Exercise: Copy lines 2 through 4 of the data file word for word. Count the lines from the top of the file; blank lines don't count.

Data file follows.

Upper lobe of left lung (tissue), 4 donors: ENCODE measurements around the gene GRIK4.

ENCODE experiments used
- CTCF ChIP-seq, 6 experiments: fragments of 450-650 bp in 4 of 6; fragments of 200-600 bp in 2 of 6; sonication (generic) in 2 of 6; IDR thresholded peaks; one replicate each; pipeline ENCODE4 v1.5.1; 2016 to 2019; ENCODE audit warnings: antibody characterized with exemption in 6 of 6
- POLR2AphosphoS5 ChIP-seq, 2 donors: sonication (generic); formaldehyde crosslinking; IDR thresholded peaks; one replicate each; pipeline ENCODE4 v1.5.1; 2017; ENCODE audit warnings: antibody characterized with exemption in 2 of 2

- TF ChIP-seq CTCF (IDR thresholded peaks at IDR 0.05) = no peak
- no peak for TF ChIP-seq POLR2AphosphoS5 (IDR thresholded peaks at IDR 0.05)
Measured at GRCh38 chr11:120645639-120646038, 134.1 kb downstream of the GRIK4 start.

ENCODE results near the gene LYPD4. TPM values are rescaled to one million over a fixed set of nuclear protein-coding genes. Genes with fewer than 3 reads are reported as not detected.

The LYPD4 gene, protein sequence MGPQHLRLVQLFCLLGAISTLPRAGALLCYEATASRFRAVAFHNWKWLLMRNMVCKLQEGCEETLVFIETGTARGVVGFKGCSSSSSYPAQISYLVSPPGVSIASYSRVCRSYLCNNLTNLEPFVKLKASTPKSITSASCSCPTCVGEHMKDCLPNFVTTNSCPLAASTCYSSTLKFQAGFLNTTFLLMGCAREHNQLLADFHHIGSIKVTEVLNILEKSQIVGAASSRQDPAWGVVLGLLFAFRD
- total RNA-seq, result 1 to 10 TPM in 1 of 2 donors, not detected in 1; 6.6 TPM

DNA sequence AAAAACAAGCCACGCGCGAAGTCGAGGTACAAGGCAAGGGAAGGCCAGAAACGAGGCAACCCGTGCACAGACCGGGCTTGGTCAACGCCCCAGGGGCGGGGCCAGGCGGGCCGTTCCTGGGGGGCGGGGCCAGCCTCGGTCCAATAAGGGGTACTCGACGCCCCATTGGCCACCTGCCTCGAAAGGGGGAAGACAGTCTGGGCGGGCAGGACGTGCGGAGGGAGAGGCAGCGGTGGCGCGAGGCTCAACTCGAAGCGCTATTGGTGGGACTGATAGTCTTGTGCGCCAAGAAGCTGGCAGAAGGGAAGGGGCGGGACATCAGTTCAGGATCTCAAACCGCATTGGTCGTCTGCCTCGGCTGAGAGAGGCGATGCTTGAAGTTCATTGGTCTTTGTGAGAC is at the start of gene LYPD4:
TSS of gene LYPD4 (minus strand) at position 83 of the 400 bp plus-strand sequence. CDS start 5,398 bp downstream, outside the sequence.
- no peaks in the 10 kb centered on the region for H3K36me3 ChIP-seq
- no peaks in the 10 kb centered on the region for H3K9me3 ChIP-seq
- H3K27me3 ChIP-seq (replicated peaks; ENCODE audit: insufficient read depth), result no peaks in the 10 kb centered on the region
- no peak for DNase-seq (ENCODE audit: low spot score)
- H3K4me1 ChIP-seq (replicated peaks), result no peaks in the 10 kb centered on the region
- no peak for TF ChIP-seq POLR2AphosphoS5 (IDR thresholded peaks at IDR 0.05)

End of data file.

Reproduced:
ENCODE experiments used
- CTCF ChIP-seq, 6 experiments: fragments of 450-650 bp in 4 of 6; fragments of 200-600 bp in 2 of 6; sonication (generic) in 2 of 6; IDR thresholded peaks; one replicate each; pipeline ENCODE4 v1.5.1; 2016 to 2019; ENCODE audit warnings: antibody characterized with exemption in 6 of 6
- POLR2AphosphoS5 ChIP-seq, 2 donors: sonication (generic); formaldehyde crosslinking; IDR thresholded peaks; one replicate each; pipeline ENCODE4 v1.5.1; 2017; ENCODE audit warnings: antibody characterized with exemption in 2 of 2